The local Avery Theater was just a run-down building to Quin—until her mother told her the tragic love story of Nick and Emma that played out on the theater’s stage all those years ago. Quin is convinced it’s the perfect story to rewrite for her drama class, but when she goes searching for more information, she makes a startling discovery—the Avery is rapidly regaining its former splendor and setting the stage for her classmates Dylan and Cass to relive Nick and Emma’s romance. Quin can see the spark between them, but it’s up to her to make sure her friends—and the Avery—can both be saved this time around.
Quin has been told of the tragic story that took place inside Avery Theater for as long as she can remember. The tragedy between Emma and Nick which was believed to be a story liking to Shakespeare’s Romeo and Juliet. Two star crossed lovers that died on that fated evening of 1947.
Now on her senior year, Quin and her Advanced Drama classmates are on a task to perform Nick and Emma’s unfinished play, “Anything Goes” to regain the Avery’s former glory. Having Dylan as the musical director and Cass, the lead.
As everything goes into motion, Quin realizes that the magic of the Avery has been restoring itself aiming for Dylan and Cass’ love story. Will Quin be in time to save her friends and the Avery itself?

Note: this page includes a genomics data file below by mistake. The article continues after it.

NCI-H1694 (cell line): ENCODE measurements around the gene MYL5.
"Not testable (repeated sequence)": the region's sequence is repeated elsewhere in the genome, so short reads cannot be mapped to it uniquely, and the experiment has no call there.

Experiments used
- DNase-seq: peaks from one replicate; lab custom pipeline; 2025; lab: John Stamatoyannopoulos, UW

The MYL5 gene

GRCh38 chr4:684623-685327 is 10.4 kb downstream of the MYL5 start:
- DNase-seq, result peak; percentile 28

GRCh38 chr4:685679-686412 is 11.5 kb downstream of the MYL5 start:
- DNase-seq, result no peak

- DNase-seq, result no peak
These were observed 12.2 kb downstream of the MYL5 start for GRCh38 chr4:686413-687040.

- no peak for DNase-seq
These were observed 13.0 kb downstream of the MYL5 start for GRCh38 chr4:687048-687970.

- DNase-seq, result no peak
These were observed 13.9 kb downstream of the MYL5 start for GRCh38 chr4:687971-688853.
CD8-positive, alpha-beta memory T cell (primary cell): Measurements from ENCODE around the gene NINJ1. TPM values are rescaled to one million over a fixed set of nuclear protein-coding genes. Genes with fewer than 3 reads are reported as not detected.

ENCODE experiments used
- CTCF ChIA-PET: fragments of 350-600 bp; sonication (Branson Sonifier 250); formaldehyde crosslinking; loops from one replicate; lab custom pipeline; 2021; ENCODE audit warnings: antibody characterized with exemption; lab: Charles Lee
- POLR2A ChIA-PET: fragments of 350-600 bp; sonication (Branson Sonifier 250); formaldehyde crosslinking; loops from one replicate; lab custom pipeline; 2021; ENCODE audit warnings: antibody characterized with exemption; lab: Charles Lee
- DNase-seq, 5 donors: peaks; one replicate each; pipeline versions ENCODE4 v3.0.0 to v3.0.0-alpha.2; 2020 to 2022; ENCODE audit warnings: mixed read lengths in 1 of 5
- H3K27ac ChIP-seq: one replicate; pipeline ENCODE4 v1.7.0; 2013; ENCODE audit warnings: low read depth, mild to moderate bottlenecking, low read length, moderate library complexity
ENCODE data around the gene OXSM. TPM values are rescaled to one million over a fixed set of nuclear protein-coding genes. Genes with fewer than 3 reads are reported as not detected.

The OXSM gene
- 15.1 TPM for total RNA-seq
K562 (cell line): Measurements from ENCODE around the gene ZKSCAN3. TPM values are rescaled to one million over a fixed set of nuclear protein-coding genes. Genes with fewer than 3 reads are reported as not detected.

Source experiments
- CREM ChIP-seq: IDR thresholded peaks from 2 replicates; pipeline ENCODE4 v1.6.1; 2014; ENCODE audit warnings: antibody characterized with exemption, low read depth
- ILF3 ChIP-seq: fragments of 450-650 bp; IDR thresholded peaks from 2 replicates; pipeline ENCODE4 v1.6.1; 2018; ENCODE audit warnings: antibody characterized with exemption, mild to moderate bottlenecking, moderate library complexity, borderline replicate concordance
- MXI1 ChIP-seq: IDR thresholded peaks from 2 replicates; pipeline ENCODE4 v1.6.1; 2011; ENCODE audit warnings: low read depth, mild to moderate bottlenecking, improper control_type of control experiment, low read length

- The focus of the story is not just on the main character but on another subjects. One of the things I like about this novel is the way the characters are plotted. Quin, as the narrator and the main character, is not necessarily the center of the story. It is about the story between Emma and Nick then Dylan and Cass.
- The story is creatively written. It’s as if the magic is radiating from the novel itself.
- Magical Realism. I for one is a fan of this genre. It is the type of storytelling that requires the author a very imaginative mind that will capture what it means to have magic in your hands. This novel grasped that. And really, magic is seeping through the pages of this book!
- I find some parts of the book shallow and a little bit rushed. For example, the part where Emma and Nick died. It has so much potential given how much the elements outside of these two main characters acted upon their death. The prologue captivated me with all of the things going on but when the time came where their deaths are narrated, I didn’t expect it to be slightly disappointing on my part.
Holly Schindler’s work has received starred reviews in Booklist and Publishers Weekly, has won silver and gold medals in ForeWord Reviews Book of the Year and the IPPY Awards, respectively, has been featured on Booklist’s Best First Novels for Youth and School Library Journal’s What’s Hot in YA, and has been a PW Pick of the Week. She is owned by a Pekingese named Jake, and can be found working on her next book in her hometown of Springfield, Missouri.